09 February 2017
We were sorry to learn of the recent death of the Revd Francis Harold Chalk (Frank).
The following words of tribute have been kindly shared with us by Frank's family...
Frank was born on 27th March 1925 in Witham, Essex, about 38 miles from London. He attended the junior school in Witham, followed by Braintree High School. He started work in the accounts department of Crittall Metal Windows in Witham, but in April 1943, at the age of 18, he was called up in to the RAF.
He did his square bashing at Skegness and was then posted to the RAF School of Accountancy at Penarth, near Cardiff. He successfully passed the RAF accountancy exams and was posted overseas to Ceylon. On the journey he was made ship’s accountant and given a cabin to himself, making for an excellent voyage.
On arrival in Colombo he joined a group of 50 staff in a large office working a 9am to 5pm shift with all weekends free. He was accommodated in a hotel in a private room facing the sea. It was whilst in Ceylon that Frank became involved with a number of missionaries from Britain and assisted in services in various churches.
When the work in Colombo came to an end Frank was posted to Madras in India, and after working there for a short while he was told to “thumb a lift” back to England. He did this via Bombay and Karachi and then to Hurn airport in Kent. On arrival in the UK he worked on several RAF stations before ending up at the Eliminated Accounts Unit in London.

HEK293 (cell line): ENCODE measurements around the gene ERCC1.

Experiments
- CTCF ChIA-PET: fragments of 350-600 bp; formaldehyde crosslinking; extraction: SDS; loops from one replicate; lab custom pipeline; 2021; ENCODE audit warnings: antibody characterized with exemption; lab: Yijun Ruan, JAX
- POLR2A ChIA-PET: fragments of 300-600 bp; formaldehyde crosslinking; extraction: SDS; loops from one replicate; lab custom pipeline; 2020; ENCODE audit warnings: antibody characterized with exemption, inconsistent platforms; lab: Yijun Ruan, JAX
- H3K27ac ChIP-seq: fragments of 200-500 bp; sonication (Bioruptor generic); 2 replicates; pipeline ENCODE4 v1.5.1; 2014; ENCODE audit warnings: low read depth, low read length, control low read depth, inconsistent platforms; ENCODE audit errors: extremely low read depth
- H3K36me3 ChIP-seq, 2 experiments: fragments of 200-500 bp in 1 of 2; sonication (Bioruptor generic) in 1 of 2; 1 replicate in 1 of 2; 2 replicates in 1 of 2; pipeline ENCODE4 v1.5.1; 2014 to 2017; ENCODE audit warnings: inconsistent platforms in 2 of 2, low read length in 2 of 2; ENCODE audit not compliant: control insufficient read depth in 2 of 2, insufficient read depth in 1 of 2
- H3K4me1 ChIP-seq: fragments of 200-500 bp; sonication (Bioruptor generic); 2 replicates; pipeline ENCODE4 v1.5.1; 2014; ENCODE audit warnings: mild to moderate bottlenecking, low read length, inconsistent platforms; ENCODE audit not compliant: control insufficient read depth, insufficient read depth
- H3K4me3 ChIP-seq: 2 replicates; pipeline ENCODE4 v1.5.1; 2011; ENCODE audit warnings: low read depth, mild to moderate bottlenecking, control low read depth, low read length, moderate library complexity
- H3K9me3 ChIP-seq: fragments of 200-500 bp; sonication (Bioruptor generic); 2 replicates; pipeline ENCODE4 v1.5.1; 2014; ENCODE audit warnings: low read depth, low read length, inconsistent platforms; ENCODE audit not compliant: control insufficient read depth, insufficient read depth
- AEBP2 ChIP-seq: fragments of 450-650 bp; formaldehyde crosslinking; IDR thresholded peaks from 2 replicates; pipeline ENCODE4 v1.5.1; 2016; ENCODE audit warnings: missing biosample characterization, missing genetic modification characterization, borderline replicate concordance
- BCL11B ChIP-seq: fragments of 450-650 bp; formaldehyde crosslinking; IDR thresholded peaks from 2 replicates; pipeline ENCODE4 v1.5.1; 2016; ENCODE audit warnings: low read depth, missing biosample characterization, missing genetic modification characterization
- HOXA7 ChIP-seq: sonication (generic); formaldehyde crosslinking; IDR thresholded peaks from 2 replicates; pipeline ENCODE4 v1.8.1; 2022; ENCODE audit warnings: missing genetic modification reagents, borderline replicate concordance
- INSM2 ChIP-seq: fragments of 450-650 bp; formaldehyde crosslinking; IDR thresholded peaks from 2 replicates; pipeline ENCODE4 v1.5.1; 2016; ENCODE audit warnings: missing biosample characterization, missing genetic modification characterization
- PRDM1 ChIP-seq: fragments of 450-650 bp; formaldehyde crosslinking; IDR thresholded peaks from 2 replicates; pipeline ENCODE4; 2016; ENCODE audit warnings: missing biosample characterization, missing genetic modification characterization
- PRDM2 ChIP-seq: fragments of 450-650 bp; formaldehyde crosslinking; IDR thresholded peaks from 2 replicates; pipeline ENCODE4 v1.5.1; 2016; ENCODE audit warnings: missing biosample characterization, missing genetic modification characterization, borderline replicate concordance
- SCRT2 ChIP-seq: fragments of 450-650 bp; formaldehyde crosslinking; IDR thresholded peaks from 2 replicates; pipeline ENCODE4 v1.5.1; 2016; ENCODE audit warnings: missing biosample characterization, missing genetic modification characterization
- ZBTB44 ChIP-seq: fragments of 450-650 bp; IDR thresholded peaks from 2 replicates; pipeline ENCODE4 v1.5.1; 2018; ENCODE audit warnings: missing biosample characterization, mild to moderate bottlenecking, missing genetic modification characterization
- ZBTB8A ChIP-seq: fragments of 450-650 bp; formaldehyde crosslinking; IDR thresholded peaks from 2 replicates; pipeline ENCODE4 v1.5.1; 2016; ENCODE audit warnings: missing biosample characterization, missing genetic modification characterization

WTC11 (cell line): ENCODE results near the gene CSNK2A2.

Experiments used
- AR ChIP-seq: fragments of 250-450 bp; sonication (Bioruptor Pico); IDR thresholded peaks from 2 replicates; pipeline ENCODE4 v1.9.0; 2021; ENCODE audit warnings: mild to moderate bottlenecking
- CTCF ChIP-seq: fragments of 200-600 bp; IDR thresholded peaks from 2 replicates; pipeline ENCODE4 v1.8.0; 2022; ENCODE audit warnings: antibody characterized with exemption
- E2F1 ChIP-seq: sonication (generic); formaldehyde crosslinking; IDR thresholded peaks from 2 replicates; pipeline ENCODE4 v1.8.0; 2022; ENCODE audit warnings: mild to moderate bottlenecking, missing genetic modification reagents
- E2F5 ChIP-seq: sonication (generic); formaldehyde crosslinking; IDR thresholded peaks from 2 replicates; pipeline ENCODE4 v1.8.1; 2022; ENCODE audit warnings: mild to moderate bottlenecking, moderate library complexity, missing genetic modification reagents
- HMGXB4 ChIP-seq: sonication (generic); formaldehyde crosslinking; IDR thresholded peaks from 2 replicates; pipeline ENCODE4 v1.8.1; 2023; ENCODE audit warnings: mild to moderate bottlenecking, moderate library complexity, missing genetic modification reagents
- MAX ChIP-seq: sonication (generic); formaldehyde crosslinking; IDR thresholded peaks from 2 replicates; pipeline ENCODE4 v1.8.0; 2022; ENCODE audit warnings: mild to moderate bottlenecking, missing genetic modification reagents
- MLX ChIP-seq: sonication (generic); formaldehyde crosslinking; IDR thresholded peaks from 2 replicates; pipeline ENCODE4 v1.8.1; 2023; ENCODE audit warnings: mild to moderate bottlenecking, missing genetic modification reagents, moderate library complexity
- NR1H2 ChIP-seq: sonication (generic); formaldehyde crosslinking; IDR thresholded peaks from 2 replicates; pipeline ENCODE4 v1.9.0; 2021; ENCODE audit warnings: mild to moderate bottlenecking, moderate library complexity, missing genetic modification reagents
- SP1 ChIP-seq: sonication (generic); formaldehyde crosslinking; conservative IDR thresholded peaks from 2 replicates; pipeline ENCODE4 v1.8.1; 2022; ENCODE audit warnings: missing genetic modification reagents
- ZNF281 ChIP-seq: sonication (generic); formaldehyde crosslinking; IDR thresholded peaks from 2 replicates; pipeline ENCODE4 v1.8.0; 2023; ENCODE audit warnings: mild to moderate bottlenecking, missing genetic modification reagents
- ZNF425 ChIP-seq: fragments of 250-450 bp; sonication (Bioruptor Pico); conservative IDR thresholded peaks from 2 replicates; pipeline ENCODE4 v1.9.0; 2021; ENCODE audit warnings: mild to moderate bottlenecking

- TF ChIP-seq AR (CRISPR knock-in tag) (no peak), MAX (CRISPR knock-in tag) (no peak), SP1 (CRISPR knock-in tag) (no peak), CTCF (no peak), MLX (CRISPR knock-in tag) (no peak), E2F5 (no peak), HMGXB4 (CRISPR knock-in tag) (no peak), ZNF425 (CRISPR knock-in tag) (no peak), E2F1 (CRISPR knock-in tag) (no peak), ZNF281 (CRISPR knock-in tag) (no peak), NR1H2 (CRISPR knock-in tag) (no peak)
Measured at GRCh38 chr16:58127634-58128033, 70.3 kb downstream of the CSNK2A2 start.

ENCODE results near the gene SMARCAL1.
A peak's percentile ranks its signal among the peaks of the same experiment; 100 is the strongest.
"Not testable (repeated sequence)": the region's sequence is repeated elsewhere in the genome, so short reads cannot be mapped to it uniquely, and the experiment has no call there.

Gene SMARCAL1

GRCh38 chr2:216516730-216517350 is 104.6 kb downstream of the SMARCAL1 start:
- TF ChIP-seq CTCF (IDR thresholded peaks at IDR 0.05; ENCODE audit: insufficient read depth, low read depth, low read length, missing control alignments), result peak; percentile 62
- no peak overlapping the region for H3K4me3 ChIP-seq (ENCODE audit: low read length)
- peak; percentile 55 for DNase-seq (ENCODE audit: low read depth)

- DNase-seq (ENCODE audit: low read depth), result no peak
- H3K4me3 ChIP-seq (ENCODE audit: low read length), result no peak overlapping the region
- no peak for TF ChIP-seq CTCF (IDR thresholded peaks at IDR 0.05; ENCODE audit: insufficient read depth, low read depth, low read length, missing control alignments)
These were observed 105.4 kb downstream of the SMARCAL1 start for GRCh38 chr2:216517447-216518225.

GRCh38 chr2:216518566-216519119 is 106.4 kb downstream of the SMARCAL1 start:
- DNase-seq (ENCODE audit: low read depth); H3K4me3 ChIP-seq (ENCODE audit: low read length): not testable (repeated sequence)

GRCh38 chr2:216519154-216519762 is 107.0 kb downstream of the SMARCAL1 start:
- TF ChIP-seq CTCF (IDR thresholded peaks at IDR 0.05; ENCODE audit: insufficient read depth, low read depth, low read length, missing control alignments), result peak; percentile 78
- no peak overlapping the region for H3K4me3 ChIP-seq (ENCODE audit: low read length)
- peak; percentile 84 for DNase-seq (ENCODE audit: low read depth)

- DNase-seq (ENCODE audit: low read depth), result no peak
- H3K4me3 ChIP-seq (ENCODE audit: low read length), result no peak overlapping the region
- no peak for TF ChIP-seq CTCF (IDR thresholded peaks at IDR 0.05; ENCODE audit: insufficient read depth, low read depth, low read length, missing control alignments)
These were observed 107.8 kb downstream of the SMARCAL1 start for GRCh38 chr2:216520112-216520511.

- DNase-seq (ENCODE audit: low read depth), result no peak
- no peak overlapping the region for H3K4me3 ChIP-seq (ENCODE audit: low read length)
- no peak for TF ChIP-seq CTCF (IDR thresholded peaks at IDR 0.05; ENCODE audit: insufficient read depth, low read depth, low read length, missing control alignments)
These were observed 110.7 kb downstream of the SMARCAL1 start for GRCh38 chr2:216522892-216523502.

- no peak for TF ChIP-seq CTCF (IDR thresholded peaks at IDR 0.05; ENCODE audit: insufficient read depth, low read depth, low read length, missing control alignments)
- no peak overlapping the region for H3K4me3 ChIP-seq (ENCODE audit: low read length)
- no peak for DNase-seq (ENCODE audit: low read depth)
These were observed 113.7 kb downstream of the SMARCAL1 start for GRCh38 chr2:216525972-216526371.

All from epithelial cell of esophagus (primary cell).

On his discharge Frank returned to his old job but like so many men at that time he became unsettled. At his local church he felt the call to the ministry and eventually in 1948 entered the All Nations Bible College at Taplow, Buckinghamshire. It was whilst at college that Frank was sent with a small party of men to help at a Tent Mission near Barnsley in Yorkshire, where he met Margaret.
Frank and Margaret were married at her village chapel at Jump, near Barnsley, in September 1949. She joined him at his first chapel, the Glynn Vivian Miners Mission at Clyne, near Neath, South Wales. Their first daughter, Margaret, was born there.
From here they moved to Woodthorpe, near Chesterfield, then to the Hunningley Lane Wesleyan Reform chapel at Stairfoot, near Barnsley, and then to the Free Church in St Just and Carnyorth in Cornwall. Their second daughter Cheryl was born here in 1955.
Frank lived in St Just for two years before moving to take over the Swanton Abbott circuit of 10 Wesleyan Reform chapels in Norfolk, living in the Manse at Aylsham.
Whilst at Aylsham Frank did some joint services with the local Anglican church and the vicar suggested that he should become an Anglican. An interview with the Bishop of Norwich resulted in Frank being sent to Lichfield Theological College for a year to be “Anglicanised and neutralised”. During this time the family lived in an old farmhouse near Aylsham, courtesy of a local farmer. The house had electricity but no running water, so all water had to be carried in from outside. It was basic living.
Frank was ordained in Lincoln Cathedral on Trinity Sunday 1962 as a Deacon. His first curacy was at St Nicholas Church, Lincoln, where the Vicar had asked for a Curate with Free Church experience because “they knew how to organise things”. Frank had his own daughter church, St Matthias in Lincoln, and eighteen months later he was given his own living.